Palestinian territories

Videos show homophobic attack on three LGBTQ Palestinians in the West Bank

Screengrabs of videos showing a homophobic attack that took place on December 2 in Ramallah (Credit: Twitter)
Screengrabs of videos showing a homophobic attack that took place on December 2 in Ramallah (Credit: Twitter)

People reacted in shock and outrage to a series of videos that appeared on social media in Israel and the Palestinian Territories in early December, showing an attack on a transgender woman and two other members of the LGBTQ community on a street in Ramallah, in the West Bank. These videos shine a light on how hard life can be for gay, lesbian, bisexual and transgender Palestinians, many of whom end up seeking refuge in Israel.

Several videos uploaded to Facebook and Twitter on December 2 show a group of at least six men beating up three people. The footage shows at least four of the men punching and kicking the victims.

According to Israeli media outlet Ynet, the incident took place in the Kafr 'Aqab neighbourhood, which is about two kilometres from the West Bank town of Ramallah. The assailants were alleged to be men living in the Kalandia refugee camp, which is located in this neighbourhood.

The first video shows a young man being violently punched. The second video shows the group insulting and verbally abusing a transgender woman in a clothing store. The third video shows the group of assaillants searching and then damaging the victims’ car before shoving the three of them into a van, kicking and punching them all the while .


The incidents likely occurred on Ramallah Street, the main street in the neighbourhood. If you check out Ramallah Street on Google Street View, you can see the same concrete median strip as shown in the video, as well as the same kind of billboards located in the middle of the road. That said, the France 24 Observers team was not able to identify the exact location where the video was filmed, as Google Street View does not cover that area.


One of the three survivors of the violence is a transgender person who calls herself Mira and who originally hails from the Palestinian town of Hebron but is now living in the Jaffa neighborhood in Tel Aviv where she is in regular contact with the local LGBT centre. France 24 spoke with the director of the centre, Avihu Mizan:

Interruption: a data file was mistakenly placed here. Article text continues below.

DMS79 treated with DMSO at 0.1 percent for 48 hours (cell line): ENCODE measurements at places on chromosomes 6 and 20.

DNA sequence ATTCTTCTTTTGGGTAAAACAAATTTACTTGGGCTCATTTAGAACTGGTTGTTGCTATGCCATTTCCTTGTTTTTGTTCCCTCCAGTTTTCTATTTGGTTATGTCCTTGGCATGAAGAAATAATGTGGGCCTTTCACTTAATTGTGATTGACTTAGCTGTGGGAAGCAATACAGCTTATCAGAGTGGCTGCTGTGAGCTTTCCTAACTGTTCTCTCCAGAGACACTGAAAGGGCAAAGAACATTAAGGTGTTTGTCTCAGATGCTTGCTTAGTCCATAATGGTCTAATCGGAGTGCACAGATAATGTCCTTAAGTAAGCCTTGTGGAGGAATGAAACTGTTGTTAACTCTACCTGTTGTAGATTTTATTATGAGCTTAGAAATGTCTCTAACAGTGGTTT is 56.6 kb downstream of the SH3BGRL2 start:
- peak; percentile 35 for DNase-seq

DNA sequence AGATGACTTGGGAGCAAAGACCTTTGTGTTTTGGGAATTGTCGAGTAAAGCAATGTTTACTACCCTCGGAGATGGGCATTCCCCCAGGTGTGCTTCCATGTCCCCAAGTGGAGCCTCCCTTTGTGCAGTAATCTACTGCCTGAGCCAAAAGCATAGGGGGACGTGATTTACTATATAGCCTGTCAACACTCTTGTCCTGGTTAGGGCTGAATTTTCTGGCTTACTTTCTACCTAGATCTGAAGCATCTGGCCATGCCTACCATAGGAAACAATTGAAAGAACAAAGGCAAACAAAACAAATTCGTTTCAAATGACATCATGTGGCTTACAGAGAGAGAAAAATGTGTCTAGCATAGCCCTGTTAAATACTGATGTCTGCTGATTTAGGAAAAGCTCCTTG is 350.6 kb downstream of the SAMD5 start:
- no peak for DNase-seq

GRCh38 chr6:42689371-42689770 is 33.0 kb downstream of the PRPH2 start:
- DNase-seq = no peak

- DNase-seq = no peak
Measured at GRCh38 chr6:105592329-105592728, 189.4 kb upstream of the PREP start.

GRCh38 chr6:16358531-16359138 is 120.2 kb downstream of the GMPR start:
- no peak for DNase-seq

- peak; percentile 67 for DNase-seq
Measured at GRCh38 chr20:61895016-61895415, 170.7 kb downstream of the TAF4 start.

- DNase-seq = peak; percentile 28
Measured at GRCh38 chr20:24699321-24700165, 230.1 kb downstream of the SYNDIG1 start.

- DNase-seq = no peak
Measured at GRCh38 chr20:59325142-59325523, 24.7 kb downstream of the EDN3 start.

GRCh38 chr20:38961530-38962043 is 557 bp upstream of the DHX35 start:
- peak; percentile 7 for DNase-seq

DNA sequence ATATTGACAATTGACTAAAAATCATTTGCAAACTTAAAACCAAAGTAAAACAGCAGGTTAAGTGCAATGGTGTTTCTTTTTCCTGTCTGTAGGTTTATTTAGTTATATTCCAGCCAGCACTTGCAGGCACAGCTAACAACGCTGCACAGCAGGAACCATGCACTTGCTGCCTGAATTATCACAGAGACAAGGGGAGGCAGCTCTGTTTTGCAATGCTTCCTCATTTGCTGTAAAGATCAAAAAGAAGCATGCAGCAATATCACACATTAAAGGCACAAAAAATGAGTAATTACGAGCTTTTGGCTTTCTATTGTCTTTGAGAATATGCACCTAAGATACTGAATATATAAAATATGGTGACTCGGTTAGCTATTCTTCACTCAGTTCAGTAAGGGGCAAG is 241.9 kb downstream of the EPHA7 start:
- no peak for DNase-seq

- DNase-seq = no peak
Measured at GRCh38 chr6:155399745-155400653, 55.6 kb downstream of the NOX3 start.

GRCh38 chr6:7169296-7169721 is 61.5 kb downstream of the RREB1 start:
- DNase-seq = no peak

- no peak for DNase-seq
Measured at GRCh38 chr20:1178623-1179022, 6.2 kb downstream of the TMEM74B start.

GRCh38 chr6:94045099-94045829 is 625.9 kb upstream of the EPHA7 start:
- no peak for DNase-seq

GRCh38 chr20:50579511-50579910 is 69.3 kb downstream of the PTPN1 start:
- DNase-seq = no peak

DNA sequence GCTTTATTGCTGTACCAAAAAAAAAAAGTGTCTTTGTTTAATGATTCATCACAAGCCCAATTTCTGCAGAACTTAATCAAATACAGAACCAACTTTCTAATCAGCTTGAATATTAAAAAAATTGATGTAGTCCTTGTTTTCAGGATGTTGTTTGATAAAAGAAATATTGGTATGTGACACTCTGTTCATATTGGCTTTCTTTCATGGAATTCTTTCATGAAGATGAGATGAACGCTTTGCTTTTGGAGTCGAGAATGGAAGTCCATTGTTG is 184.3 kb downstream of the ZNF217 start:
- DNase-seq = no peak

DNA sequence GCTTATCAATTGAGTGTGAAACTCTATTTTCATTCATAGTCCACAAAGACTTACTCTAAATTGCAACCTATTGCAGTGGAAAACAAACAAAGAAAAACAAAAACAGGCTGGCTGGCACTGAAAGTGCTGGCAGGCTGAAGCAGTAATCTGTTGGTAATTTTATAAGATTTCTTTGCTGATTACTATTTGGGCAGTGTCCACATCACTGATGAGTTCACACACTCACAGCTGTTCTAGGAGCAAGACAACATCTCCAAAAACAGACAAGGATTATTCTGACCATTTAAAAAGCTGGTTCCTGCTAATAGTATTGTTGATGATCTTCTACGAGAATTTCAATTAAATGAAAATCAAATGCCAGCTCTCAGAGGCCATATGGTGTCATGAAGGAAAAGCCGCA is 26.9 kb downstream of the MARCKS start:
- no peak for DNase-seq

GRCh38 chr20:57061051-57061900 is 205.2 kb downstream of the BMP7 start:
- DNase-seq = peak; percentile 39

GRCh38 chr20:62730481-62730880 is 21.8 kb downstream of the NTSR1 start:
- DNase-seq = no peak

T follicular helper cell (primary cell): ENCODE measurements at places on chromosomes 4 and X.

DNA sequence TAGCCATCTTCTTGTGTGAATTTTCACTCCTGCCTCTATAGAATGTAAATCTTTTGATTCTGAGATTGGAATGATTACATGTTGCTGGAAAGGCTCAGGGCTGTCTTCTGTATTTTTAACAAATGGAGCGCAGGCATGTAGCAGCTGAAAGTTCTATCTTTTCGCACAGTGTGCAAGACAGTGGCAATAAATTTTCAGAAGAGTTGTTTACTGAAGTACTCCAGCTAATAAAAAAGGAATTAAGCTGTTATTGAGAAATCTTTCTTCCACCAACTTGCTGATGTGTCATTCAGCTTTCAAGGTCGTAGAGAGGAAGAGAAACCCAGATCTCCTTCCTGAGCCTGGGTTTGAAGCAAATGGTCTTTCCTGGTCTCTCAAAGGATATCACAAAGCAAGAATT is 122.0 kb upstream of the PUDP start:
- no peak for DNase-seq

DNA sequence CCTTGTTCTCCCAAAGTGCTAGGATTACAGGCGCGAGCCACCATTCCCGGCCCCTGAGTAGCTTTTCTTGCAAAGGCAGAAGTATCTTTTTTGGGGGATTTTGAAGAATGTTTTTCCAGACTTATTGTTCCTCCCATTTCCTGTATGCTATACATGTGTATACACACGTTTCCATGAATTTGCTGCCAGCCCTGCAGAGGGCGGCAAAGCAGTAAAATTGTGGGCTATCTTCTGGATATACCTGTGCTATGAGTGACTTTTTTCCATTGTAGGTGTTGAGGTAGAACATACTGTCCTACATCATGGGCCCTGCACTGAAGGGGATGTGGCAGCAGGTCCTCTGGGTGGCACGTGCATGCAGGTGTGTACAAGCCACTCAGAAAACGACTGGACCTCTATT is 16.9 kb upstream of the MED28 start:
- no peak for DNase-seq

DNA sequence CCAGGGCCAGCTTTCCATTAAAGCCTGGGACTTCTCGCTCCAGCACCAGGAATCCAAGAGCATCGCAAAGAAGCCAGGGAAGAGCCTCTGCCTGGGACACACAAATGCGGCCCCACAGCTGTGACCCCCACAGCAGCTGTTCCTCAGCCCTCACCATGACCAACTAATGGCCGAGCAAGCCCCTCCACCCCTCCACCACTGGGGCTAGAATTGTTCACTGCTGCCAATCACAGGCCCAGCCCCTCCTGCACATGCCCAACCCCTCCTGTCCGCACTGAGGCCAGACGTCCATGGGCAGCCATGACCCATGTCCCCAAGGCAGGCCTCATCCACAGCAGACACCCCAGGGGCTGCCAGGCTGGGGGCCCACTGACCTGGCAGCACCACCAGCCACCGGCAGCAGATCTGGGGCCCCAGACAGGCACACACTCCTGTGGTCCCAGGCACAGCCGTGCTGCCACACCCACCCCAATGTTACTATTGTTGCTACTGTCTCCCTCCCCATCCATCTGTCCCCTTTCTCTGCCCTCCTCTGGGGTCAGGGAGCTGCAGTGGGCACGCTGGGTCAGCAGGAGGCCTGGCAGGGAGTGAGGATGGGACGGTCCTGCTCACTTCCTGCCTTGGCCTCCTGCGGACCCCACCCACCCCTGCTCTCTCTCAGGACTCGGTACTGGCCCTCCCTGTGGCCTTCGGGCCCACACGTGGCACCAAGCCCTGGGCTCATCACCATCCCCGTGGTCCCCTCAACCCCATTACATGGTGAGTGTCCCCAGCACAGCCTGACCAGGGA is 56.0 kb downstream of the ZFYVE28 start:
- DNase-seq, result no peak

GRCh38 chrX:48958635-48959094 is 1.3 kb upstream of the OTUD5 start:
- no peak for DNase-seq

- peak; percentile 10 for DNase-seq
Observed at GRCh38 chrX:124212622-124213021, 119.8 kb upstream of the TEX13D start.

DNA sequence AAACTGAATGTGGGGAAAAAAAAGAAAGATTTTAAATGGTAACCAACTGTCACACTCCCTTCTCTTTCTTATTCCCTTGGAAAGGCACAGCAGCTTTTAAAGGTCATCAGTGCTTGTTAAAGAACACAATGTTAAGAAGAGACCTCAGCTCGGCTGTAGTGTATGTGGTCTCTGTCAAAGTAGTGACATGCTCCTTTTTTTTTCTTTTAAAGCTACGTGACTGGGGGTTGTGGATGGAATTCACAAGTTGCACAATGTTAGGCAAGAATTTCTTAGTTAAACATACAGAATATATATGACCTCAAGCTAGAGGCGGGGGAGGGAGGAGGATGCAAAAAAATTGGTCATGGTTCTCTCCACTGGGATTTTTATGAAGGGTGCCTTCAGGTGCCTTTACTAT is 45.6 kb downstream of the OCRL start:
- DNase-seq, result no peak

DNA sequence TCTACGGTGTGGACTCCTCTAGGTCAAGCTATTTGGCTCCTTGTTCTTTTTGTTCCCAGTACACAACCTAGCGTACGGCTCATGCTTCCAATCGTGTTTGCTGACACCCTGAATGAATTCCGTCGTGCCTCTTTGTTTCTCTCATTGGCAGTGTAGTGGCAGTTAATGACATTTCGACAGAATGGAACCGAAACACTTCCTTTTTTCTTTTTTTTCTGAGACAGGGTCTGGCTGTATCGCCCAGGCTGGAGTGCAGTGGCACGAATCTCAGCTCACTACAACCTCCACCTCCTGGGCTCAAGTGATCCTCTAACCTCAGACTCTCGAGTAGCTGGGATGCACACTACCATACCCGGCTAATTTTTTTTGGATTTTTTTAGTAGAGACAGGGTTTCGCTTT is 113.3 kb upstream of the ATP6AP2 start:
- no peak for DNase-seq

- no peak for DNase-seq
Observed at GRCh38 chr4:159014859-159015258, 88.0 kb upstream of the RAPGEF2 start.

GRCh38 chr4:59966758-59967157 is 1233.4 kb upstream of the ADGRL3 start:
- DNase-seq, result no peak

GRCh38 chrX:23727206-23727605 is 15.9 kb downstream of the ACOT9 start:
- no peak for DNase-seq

She is doing well now. She was able to see a doctor here (in Israel) and lives in Jaffa. She went to Ramallah for a nose operation because it is cheaper there. The assaillants broke her nose during the attack but she didn’t have any more serious injuries. Our social workers are in contact with her as well as with the hundreds of other people who we watch over.


"They said that they were going to take us away to kill us, to execute us”

The day after the attack Mira and another victim, Daniel, were interviewed by Israeli public television channel Kan. Mira appeared on screen with a bandaged nose. Daniel explained what happened:


They told us that they were going to take us away to kill us, to execute us. They said, “You won’t be able to go home” and then they threatened us with their weapons…

On the same day, Mira posted a video on her Tik Tok account of herself, Daniel and the third victim, a young man who also had a broken nose. Since then, Mira has posted many more videos which show that her nose is healing.

The image on the left shows Mira in a video posted on December 3. The image on the right shows her in a video posted on December 12.

Same-sex sexual relations are illegal in the Gaza Strip but not in the West Bank, which is the larger of the territories governed by the Palestinian Authority. In general, Palestinian society remains intolerant to same-sex relationships.

In 2013, an Israeli lawyer specialised in LGBTQ rights said that more than 2,000 LGBTQ Palestinians had found refuge in Tel Aviv, a coastal Israeli city which is known for its vibrant and established gay culture and community.

However, most of them will struggle to get legal status in Israel, especially because many are too afraid to seek asylum for their sexual orientation. A 2013 article published by Vice explained that many Palestinians fear that their identity will be revealed during the administrative process. If this happens, they may be accused of collaborating with the Israeli government and risk being targeted or even killed.

Article by Liselotte Mas.